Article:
Being budget minded, focused on simplicity, challenging of the design & the processes and being aware of the implications of huge market sizes. Focus on customer.

“The term is quite commonly used in countries such as India or China to describe a specific kind of innovation which takes great care to minimise costs of innovation and cost of final product.

“Frugal innovation is not just about redesigning products; it involves rethinking entire production processes and business models. Companies need to squeeze costs so they can reach more customers, and accept thin profit margins to gain volume. Three ways of reducing costs are proving particularly successful.”

  • Contract out more work
  • Use existing technology in imaginative ways
  • Apply mass-production technique in new and unexpected areas

The Economist’s special report on innovation in emerging markets

Jeff Bezos;

Q: The company has a reputation for frugality. Does that apply to the way you innovate?
A: I think frugality drives innovation, just like other constraints do. One of the only ways to get out of a tight box is to invent your way out. When we were [first] trying to acquire customers, we didn’t have money to spend on ad budgets. So we created the associates program, [which lets] any Web site link to us, and we give them a revenue share. We invented one-click shopping so we could make check-out faster. Those things didn’t require big budgets. They required thoughtfulness and focus on the customer.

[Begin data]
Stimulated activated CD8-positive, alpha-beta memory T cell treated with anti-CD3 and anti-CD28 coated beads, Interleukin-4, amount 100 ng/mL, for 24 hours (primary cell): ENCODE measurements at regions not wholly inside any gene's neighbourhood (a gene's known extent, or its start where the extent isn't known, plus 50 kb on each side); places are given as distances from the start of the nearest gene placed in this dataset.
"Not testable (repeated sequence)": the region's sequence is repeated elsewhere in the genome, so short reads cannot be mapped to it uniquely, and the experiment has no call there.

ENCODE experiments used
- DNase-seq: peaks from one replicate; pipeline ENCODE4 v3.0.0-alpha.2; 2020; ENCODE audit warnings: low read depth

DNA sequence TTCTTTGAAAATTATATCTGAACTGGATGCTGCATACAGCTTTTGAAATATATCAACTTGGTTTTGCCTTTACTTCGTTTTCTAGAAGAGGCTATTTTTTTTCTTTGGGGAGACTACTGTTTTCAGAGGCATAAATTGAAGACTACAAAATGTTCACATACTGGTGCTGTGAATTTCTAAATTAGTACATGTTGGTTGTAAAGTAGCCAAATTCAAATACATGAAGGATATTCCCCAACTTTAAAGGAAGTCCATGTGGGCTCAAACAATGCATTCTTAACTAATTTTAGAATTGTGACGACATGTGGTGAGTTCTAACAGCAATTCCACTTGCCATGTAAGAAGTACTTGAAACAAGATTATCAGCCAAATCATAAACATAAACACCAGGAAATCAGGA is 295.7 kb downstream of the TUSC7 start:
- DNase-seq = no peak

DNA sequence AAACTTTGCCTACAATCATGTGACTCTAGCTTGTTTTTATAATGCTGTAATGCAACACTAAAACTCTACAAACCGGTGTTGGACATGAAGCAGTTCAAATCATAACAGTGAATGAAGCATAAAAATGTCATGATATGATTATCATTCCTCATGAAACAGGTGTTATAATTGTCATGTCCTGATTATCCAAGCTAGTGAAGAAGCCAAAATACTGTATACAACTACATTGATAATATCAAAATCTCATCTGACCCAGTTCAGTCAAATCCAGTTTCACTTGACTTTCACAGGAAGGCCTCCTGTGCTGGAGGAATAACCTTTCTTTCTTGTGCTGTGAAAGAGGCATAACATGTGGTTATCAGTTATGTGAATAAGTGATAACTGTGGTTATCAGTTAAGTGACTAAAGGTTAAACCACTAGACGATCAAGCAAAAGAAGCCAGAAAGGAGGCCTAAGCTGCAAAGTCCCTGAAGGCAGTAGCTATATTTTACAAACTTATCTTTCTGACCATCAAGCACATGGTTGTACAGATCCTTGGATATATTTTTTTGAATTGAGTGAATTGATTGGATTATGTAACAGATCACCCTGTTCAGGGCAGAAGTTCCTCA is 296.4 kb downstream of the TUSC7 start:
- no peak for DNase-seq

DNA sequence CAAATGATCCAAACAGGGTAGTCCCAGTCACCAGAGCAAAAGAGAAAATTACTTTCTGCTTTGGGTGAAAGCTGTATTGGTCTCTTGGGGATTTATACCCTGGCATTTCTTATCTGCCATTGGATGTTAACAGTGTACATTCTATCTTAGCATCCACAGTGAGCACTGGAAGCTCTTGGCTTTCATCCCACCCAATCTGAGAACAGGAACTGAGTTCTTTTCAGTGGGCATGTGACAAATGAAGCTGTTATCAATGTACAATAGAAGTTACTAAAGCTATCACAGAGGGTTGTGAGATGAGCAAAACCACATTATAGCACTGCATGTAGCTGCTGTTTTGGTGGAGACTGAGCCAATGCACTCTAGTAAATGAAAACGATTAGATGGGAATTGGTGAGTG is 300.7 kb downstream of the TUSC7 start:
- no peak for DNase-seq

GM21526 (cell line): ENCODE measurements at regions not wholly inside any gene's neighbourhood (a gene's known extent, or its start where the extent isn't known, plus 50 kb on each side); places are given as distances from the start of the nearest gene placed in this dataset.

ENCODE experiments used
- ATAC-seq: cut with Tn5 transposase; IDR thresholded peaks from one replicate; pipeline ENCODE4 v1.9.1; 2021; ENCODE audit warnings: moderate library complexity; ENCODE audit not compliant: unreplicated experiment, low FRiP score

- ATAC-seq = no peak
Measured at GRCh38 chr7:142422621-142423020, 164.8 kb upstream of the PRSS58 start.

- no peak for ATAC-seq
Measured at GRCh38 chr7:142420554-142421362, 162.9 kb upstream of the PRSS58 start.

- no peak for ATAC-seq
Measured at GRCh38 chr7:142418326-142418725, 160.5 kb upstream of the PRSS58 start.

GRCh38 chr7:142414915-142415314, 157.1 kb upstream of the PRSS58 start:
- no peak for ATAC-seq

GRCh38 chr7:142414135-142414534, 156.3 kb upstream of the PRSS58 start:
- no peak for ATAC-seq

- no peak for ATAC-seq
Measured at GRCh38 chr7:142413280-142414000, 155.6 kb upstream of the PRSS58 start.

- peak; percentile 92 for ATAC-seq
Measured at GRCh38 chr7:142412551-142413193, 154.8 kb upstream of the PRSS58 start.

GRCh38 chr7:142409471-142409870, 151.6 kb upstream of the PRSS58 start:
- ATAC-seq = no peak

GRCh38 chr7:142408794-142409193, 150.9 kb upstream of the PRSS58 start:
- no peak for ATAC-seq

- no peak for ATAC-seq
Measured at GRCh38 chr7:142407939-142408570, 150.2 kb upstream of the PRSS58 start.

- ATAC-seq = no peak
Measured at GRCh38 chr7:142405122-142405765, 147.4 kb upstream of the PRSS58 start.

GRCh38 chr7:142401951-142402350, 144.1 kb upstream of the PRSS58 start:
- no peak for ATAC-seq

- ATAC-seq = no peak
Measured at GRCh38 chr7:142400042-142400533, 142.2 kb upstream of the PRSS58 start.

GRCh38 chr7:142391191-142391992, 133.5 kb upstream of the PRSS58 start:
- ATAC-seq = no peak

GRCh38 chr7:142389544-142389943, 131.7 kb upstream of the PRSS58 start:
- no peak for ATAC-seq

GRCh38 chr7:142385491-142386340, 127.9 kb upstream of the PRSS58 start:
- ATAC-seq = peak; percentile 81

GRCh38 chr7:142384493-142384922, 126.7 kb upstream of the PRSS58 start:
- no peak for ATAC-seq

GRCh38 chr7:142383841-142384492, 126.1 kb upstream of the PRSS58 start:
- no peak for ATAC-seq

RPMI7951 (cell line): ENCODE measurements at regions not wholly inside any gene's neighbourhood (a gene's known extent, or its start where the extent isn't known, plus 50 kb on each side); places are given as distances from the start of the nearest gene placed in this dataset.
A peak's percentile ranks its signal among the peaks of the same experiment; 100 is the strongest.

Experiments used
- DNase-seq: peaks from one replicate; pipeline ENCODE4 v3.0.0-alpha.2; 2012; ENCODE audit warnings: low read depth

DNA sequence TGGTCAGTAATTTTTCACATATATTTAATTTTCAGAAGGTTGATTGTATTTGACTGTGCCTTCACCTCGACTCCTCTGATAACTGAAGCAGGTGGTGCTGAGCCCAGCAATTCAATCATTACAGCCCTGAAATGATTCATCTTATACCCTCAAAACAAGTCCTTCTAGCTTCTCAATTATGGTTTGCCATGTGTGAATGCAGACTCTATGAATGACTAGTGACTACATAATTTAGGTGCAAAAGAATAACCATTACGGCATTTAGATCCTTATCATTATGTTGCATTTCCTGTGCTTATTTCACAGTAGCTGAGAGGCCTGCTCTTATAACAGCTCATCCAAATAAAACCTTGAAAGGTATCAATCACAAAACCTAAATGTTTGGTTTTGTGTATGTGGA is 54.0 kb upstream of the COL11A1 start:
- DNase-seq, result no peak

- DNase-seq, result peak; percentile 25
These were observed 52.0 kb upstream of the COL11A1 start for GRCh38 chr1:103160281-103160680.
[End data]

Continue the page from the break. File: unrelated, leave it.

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are your eyes bigger than your belly?

eye belly

So much time and energy goes in to designing, implementing, testing and releasing software features that only a minority of people use.

“Only 20% of a mobile phone’s features are used regularly; up to a quarter remain completely undiscovered”

from a study by WDSGlobal

1 billion apps downloaded from the App Store, yet most go used or unexplored. Our appetite is there, and for whatever reason our hunger fades quickly.

“Pinch Media drawing on iPhone analytics data highlights that (only) ~20% of user’s ever return to use an application the day after it is installed. There are many ways to interpret this data: the harshest being that ~80% of user’s are so unimpressed with their application that they never return to it.”